12022 The Formation of Parliaments in the Middle Ages 1
Credits: 3 graduate credits in Democracy Studies / History, Education and Citizenship
Prerequisites: Democracy: An Interdisciplinary Approach, Israeli Democracy: Selected Issues, Contemporary Democratic Theories; one of the following: Democracy and Democratization, Selected Problems in the History of Western Democracies, Education Policy: Education for Democracy in Democratic Societies, Democracy and Mass Communication,2 Selected Topics in Public Administration; and exemption from bibliographic assignments on computer searches in the “Alef” catalog and databases.
Author: Sophia Menache
It is generally agreed that the creation of the parliamentary system is one of the important components of Western political culture. From the historical standpoint, the growth of parliamentarism constitutes a rare encounter between new representative institutions and the Roman, Germanic and feudal traditions in which they are rooted. Beyond its unique importance, the growth of representative institutions provides an ideal observation point from which to understand present-day democratic regimes. Toward the turn of the 14th century, we can point to a defining moment in the history of the West, with the emergence of constitutional regimes that rested on the recognition of the ruler being subject to the law.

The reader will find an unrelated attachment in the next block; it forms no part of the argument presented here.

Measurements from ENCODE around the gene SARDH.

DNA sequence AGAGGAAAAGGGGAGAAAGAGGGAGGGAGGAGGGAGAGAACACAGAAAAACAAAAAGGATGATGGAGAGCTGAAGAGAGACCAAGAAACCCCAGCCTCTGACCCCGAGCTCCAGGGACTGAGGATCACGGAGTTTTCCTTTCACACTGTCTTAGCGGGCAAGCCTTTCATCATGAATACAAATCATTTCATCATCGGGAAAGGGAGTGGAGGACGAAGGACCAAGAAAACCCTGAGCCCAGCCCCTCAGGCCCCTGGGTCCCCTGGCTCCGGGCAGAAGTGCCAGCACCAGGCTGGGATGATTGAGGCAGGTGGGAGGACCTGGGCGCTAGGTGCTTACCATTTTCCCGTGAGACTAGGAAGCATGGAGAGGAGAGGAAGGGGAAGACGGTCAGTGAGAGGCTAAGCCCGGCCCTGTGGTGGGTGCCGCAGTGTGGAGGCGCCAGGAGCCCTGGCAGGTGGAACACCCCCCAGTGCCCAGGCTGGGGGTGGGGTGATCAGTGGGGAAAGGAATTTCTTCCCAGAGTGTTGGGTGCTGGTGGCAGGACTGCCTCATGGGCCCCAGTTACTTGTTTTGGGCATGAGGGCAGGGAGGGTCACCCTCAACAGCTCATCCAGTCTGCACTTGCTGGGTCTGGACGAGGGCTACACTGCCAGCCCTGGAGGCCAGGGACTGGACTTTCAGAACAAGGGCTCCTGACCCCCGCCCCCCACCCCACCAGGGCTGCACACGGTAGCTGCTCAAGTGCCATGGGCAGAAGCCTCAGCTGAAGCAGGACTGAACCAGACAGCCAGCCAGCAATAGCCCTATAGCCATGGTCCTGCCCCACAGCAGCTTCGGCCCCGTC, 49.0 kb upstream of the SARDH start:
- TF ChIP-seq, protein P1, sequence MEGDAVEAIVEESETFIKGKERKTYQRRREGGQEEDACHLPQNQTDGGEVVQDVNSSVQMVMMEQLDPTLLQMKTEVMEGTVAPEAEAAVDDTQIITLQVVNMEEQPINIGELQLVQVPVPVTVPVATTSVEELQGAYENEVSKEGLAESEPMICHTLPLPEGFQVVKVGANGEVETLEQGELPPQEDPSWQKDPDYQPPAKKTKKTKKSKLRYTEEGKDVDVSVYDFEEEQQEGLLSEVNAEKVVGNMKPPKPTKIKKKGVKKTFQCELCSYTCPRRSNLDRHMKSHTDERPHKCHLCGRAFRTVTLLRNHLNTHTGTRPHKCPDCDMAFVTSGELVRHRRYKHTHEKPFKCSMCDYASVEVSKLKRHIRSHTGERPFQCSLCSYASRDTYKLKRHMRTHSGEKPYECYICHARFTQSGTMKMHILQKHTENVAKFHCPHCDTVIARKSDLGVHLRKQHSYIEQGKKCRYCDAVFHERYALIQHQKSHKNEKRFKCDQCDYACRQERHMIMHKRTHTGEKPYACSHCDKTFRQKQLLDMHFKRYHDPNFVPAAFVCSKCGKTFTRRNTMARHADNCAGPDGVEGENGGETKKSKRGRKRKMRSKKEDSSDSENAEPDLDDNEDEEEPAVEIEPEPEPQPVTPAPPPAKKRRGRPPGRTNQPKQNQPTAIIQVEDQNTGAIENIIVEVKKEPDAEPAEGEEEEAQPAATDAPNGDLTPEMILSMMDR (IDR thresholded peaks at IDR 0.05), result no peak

The course discusses these developments, clearly distinguishing between the ideational and the political aspects. It focuses on the affinity between the development of representative institutions and the political, economic and social processes which accelerated or slowed down their development, while constantly comparing their ideology and politics.
Topics: Introduction; The corporation and the guild in Europe in the Middle Ages; The principle of consultation and agreement; The practical implementation of the idea of representation; The emergence of parliaments – research approaches; The development of the English Parliament; The development of the cortes of Castile-Leon; The development of the French Estates-General.
1Students may write a seminar paper in this course, although it is not required.
2or Liberalism: Texts, Contexts, Critiques (12005), for students who took it as a required course in the Culture specialization before Spring 2010.